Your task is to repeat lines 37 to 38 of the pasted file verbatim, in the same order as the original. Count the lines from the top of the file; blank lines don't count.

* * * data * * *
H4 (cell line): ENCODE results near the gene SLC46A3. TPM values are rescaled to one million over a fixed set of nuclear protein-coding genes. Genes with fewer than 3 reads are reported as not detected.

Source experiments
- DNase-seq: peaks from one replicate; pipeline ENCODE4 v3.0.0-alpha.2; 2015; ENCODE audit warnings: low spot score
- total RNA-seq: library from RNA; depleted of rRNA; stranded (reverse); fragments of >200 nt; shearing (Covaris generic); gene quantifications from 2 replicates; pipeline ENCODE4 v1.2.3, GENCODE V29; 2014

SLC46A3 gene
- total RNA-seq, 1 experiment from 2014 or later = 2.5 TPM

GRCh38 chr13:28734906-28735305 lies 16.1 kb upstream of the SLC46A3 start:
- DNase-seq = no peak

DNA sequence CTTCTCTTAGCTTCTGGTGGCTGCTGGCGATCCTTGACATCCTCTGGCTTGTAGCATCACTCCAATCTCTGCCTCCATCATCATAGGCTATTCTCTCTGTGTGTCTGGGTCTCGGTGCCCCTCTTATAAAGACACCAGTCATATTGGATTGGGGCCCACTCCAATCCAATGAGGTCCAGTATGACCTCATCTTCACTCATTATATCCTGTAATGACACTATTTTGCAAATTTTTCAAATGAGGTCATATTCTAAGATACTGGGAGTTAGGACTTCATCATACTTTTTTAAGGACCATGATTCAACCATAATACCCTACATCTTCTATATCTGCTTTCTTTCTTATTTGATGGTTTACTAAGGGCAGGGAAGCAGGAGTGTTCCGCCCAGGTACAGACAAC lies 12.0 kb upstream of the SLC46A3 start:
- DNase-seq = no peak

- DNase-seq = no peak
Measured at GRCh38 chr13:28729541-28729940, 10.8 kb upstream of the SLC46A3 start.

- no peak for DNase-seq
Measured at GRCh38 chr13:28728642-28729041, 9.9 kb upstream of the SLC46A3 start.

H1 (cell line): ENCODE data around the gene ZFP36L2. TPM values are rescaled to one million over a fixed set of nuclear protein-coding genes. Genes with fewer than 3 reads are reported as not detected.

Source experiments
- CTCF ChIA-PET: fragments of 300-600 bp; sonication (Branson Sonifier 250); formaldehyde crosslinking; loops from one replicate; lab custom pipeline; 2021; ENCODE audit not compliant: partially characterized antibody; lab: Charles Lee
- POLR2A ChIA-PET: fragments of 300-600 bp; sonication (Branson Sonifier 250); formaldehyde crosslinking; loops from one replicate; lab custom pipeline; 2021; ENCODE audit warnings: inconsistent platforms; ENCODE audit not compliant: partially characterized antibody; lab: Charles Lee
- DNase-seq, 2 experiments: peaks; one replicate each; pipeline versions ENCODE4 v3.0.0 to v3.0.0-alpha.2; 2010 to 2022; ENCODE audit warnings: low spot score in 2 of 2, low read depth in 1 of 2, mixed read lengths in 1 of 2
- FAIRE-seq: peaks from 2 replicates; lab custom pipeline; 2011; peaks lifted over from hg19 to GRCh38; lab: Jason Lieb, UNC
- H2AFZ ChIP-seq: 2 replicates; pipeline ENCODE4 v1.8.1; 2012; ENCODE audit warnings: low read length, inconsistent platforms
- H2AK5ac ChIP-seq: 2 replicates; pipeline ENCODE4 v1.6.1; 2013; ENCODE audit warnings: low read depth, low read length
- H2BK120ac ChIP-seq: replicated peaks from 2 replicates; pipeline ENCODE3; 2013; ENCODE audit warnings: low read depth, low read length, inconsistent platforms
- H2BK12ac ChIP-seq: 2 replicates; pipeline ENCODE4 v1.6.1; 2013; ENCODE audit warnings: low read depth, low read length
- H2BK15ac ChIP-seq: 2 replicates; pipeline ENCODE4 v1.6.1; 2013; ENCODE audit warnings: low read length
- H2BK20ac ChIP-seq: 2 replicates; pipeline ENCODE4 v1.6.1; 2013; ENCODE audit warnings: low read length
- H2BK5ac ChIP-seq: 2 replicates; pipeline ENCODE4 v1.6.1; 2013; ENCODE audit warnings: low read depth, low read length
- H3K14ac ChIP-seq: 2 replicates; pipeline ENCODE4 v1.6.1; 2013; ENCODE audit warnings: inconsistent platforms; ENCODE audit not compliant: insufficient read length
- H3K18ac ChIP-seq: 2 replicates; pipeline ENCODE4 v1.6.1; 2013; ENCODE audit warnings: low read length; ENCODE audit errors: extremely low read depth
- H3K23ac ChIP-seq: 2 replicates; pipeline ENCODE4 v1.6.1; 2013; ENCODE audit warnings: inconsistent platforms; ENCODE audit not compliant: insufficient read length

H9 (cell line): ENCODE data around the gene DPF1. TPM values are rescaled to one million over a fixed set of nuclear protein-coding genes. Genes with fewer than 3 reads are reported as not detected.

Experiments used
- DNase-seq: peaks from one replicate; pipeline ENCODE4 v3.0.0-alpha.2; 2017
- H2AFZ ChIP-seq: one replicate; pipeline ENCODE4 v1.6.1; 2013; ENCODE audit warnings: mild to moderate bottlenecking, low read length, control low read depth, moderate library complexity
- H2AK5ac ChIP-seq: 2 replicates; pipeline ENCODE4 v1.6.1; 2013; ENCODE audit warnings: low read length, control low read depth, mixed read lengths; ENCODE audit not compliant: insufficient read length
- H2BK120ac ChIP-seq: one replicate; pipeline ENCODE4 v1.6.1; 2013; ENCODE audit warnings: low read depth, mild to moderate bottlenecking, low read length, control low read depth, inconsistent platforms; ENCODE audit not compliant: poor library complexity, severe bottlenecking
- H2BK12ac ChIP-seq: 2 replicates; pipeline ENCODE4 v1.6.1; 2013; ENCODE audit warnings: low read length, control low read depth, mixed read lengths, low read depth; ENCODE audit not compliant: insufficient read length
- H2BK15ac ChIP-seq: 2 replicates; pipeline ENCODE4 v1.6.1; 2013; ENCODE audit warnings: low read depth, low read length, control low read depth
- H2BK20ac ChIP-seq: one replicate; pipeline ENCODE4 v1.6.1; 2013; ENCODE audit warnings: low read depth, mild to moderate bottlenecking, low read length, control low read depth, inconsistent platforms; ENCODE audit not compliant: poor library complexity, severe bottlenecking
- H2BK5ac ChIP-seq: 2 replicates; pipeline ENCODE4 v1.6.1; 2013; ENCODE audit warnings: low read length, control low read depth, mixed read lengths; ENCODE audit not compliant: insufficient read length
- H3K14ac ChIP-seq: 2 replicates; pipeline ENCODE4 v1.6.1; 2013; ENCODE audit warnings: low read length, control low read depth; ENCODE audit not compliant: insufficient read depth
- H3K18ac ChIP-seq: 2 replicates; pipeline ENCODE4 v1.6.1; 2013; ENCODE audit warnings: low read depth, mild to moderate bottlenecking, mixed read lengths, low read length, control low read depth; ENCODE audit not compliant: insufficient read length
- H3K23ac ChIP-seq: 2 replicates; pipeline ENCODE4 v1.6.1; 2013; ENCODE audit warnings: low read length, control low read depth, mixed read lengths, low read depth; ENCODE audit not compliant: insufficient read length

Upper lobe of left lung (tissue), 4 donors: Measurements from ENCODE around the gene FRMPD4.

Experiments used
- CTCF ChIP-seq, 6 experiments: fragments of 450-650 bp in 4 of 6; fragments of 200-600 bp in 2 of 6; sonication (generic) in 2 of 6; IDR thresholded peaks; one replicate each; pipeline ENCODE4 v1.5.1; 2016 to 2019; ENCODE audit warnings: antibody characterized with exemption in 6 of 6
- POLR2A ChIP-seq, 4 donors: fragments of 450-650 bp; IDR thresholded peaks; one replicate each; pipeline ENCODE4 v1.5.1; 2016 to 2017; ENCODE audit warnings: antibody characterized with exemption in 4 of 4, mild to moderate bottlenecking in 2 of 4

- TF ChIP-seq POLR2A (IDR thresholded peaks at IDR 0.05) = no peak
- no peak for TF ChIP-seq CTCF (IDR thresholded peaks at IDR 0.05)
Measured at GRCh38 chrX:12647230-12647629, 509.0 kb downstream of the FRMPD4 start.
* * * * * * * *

- H2BK12ac ChIP-seq: 2 replicates; pipeline ENCODE4 v1.6.1; 2013; ENCODE audit warnings: low read length, control low read depth, mixed read lengths, low read depth; ENCODE audit not compliant: insufficient read length
- H2BK15ac ChIP-seq: 2 replicates; pipeline ENCODE4 v1.6.1; 2013; ENCODE audit warnings: low read depth, low read length, control low read depth